The partnership is between Herts. County Council Environment Department through its countryside access officers, HCC Countryside Management Service and Hunsdon Parish Council. Their aim is to maintain and enhance the rights of way network.
For its part the Parish Council’s role is to monitor the condition of the paths and ensure they are kept open for public use and that any structures, i.e. stiles, gate, bridges etc. are kept up to standard. To achieve these aims there is a close working relationship between the three branches of the partnership as well as with the local landowners and farmers. Grants are available from the County Council to cover costs of materials and labour where local volunteers are not available. A secondary role of the partnership is to make people aware of the footpath network and to encourage full use by means of publicity and production of maps and leaflets or media such as this web site. The Parish Council formally joined the partnership scheme in May 1999. As parish paths warden the services were enlisted of David Hunt, a former parish councillor whose previous responsibility was for the local rights of way. His new role was to act as co-ordinator with day-to-day responsibility for upkeep of the paths and liaison with local farmers. John Ashley, parish clerk, acted as the second member of the team providing administrative back up and responsibility for the implementation of capital projects and financial management of county council grants.
Unfortunately due to other commitments David Hunt was unable to give such time to the project as he had hoped and reluctantly withdrew early in 2001. John Ashley although retiring from the clerk’s position at the same time agreed to take over as footpath warden and continued in this capacity until 2014, when Bud and Jackie Carthy jointly took on the role. Their initial task was to carry out a comprehensive survey of each of the rights of way in the parish detailing the surface conditions and condition of structures. This was submitted to the County Council rights of way department together with recommendations for improvements and over the next year various works were carried out to implement these. Farmers were involved with a view to enlisting their co-operation in keeping paths across arable fields open and at the same time a programme of periodic mowing and strimming of field edge paths was organised by the countryside access officer at HCC to ensure that these were kept open throughout the year. The next step was to tell the public about the facilities available.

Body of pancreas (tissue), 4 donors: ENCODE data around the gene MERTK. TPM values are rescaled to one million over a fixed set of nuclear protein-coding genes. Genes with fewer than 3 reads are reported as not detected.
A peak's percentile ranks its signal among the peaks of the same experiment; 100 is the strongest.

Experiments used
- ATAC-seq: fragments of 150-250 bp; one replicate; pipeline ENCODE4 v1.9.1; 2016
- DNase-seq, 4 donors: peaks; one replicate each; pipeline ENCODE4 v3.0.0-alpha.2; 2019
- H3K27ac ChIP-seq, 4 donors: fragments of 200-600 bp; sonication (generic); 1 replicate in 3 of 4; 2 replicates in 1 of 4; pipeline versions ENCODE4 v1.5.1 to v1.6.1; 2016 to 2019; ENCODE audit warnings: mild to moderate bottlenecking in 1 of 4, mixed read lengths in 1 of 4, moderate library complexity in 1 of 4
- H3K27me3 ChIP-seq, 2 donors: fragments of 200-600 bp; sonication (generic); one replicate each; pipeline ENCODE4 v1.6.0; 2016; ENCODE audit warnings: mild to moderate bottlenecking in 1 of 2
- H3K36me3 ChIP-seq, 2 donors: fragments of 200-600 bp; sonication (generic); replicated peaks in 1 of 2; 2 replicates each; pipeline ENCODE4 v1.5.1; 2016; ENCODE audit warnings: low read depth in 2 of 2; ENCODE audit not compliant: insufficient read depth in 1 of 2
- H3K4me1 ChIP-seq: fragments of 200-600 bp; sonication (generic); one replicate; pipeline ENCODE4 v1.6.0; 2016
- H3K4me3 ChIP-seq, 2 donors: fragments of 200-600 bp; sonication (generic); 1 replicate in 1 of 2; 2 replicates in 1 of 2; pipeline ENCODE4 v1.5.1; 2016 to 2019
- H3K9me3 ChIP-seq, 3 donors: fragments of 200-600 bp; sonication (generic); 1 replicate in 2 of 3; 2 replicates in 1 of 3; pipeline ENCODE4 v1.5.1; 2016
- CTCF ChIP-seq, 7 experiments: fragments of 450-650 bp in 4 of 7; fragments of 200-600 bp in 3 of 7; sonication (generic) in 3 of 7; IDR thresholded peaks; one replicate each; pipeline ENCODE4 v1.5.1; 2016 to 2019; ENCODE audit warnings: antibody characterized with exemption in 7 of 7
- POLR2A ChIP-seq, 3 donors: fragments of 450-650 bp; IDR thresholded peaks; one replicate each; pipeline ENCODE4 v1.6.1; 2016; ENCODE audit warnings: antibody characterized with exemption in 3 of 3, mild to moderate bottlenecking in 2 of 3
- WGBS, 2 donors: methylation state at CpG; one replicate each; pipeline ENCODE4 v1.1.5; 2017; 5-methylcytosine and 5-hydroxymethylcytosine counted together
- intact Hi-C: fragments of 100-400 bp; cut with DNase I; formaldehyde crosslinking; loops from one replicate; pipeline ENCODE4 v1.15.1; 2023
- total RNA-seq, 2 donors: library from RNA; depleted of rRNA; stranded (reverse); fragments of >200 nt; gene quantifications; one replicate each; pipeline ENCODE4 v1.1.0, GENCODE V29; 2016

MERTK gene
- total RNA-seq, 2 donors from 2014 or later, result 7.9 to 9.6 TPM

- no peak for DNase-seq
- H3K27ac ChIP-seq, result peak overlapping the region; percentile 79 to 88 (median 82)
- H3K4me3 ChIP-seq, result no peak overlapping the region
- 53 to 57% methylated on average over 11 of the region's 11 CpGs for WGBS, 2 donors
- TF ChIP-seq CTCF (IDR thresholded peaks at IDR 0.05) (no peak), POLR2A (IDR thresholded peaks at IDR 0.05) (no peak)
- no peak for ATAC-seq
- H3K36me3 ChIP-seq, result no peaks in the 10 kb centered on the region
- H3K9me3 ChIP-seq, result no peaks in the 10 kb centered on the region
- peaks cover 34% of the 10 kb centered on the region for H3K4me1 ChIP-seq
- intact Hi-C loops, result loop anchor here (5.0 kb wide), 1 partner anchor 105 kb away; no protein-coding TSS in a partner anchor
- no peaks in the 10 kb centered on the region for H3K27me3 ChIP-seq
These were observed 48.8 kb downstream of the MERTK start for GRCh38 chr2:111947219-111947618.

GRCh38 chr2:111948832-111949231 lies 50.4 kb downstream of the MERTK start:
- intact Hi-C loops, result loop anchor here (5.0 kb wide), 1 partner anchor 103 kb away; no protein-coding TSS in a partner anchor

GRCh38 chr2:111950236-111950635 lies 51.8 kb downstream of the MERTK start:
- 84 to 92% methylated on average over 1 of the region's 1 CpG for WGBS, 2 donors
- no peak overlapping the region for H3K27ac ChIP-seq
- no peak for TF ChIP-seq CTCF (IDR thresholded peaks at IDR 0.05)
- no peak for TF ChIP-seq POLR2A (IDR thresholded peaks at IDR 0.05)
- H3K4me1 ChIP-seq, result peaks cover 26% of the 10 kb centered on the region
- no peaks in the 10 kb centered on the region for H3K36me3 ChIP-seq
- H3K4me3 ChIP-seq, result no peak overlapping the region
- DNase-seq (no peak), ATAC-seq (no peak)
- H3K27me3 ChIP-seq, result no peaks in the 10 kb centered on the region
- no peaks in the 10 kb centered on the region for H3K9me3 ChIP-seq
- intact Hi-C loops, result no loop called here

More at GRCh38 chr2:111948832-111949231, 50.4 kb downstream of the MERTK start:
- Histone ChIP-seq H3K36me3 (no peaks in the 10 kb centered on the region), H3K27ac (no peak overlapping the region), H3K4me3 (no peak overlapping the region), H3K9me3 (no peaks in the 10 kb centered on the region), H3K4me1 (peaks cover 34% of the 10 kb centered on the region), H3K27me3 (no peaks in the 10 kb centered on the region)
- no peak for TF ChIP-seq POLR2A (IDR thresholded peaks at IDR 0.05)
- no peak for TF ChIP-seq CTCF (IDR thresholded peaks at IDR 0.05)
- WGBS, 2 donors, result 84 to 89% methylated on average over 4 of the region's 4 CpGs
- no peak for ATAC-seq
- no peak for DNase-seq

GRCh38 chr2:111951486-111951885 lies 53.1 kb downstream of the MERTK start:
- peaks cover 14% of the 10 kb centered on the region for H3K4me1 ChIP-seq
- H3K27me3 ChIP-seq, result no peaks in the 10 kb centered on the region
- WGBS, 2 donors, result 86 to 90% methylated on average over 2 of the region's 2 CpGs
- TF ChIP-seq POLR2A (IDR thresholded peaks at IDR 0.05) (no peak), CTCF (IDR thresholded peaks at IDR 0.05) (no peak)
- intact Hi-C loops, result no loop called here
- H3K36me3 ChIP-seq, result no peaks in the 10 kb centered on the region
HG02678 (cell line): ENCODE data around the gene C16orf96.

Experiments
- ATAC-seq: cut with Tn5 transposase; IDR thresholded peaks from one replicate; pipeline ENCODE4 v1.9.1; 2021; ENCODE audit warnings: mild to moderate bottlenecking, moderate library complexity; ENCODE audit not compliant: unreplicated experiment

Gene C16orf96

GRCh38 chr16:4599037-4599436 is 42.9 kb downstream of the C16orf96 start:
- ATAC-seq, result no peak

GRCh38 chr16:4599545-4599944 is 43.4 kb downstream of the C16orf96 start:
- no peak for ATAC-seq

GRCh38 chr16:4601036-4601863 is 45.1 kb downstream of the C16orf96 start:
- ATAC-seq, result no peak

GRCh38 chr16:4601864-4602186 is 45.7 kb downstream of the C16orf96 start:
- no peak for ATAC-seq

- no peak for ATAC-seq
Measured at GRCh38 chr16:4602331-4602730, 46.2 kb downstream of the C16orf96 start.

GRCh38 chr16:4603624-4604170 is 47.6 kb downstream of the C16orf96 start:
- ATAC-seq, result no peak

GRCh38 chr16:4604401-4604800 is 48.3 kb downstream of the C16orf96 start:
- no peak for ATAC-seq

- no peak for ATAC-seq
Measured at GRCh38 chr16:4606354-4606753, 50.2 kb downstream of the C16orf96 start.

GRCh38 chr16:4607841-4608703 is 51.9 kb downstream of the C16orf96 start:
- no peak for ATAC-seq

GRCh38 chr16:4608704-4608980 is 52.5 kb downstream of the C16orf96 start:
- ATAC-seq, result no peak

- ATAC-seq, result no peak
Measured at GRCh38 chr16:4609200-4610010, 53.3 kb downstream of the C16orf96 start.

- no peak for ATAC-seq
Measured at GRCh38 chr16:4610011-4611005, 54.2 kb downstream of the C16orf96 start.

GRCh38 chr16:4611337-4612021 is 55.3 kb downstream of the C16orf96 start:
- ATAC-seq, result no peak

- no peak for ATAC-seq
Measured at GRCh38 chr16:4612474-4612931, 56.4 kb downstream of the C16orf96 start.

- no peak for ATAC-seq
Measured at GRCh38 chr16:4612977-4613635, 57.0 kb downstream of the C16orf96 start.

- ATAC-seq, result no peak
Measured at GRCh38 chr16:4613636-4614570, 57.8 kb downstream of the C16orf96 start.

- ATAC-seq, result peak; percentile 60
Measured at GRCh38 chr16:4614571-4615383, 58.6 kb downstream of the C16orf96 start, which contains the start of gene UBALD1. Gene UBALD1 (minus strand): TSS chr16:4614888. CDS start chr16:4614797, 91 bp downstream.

In 2003, following the upgrading of the rights of way the Parish Council decided to embark on a programme to promote the footpath system to the public and initially worked with Eastwick Gilston Parish Council to produce a footpath map covering both parishes. Using a grant under the Parish Paths Partnership an artist was engaged to draw the map and a firm engaged to make a series of map display boards which were sited at various places in both parishes in the spring of 2004.

The map board was regard as Stage 1 of the project and whilst showing all the paths, was not a lot of good for walkers unless they had a very good memory, so the purpose of the boards was really to create a state of awareness of what was available in terms of public footpaths in the surrounding area. Click here
to view the map.

Stage 2 was the concurrent reproduction of the map in folding paper form which was distributed throughout the two parishes and placed on sale in outlets in Hunsdon and Eastwick.

The parish council then decided to take the project to Stage 3 by publishing a booklet (see Footpaths page) containing a series of twelve set walks using the public rights of way within both Hunsdon and all the adjacent parishes whilst at the same time starting and finishing at Hunsdon Village Hall. This approach was adopted because as mentioned at the commencement of these notes many of the present definitive footpaths have evolved from routes in the past that connected the local communities and therefore give limited scope to create circular walks strictly within Hunsdon. The walks are of varying lengths to suit abilities of the walker and at the same time bring them back to their departure point, in this case Hunsdon Village Hall. Another of the benefits is that the walks are able to take advantage of many of the spectacular views across the boundaries in the other parishes as well as embracing many local points of interest which would not be available if the walks were confined purely to Hunsdon.